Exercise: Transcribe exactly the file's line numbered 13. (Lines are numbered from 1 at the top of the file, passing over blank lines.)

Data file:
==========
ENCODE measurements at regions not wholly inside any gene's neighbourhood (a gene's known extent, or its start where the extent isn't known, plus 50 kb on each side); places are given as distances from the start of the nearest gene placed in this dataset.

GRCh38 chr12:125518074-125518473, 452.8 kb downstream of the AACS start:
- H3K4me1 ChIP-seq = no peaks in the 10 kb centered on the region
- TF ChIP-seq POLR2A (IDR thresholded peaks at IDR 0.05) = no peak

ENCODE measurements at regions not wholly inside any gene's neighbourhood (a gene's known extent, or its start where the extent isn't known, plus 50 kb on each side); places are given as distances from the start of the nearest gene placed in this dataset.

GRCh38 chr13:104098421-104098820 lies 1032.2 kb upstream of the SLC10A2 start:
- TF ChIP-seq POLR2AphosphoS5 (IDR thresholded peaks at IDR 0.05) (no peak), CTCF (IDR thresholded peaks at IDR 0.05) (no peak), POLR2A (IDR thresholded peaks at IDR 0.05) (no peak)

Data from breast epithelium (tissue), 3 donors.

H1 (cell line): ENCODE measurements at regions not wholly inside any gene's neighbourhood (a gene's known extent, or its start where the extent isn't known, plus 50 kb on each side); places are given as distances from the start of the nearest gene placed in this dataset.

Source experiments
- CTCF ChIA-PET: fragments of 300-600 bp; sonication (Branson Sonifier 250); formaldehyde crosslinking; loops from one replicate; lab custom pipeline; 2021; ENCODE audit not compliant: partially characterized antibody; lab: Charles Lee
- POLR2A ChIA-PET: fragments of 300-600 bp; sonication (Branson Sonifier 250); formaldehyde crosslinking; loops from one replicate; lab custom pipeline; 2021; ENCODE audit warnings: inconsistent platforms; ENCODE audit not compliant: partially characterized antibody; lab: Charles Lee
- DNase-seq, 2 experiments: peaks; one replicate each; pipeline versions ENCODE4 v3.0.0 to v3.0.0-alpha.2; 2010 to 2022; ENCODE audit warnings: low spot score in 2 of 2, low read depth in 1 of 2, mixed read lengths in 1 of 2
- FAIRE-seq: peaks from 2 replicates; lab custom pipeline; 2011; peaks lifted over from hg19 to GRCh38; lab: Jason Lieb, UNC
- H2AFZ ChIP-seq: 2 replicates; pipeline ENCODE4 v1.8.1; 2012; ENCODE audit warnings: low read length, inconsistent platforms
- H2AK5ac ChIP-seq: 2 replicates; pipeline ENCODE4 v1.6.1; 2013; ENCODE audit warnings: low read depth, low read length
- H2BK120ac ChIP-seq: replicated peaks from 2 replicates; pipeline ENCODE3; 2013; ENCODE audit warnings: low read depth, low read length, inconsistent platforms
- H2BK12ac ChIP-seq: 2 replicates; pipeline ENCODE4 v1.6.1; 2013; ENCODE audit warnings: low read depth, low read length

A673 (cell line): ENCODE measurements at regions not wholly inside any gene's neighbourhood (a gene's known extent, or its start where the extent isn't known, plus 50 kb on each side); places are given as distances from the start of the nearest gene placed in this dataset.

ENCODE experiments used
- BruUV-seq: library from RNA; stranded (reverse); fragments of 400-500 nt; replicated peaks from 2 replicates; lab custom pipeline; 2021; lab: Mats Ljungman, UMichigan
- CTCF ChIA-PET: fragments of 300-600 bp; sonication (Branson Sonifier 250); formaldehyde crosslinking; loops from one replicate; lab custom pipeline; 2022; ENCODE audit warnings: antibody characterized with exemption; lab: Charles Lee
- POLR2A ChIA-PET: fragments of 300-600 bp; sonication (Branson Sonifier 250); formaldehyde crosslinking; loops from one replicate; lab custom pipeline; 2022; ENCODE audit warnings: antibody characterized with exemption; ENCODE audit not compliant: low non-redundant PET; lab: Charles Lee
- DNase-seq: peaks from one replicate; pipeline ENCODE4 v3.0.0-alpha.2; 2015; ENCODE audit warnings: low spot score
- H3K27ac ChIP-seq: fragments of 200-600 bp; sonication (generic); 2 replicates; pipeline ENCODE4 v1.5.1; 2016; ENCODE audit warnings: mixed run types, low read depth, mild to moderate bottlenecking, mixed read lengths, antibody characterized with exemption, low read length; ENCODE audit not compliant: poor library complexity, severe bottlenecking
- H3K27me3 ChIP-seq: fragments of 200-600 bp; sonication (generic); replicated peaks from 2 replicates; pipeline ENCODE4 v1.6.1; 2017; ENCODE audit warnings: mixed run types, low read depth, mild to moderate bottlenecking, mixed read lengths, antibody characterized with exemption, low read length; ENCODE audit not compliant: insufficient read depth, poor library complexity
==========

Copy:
- DNase-seq, 2 experiments: peaks; one replicate each; pipeline versions ENCODE4 v3.0.0 to v3.0.0-alpha.2; 2010 to 2022; ENCODE audit warnings: low spot score in 2 of 2, low read depth in 1 of 2, mixed read lengths in 1 of 2